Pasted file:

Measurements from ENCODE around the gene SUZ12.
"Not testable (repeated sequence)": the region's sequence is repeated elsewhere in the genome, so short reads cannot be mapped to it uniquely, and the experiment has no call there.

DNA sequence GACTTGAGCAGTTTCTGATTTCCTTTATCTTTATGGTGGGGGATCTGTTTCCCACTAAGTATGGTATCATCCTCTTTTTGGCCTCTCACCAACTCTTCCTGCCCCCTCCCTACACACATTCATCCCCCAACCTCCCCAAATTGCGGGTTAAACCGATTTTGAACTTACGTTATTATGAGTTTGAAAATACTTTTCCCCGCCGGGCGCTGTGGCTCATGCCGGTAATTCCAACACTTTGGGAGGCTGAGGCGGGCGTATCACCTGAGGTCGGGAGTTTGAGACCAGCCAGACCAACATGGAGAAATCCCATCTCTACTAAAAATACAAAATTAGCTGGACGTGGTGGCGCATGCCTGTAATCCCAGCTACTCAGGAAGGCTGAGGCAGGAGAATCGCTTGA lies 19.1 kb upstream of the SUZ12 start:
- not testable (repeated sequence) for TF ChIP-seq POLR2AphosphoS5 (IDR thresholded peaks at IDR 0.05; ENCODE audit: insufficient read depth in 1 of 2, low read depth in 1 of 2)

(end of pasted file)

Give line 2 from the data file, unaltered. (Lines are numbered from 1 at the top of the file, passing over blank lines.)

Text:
"Not testable (repeated sequence)": the region's sequence is repeated elsewhere in the genome, so short reads cannot be mapped to it uniquely, and the experiment has no call there.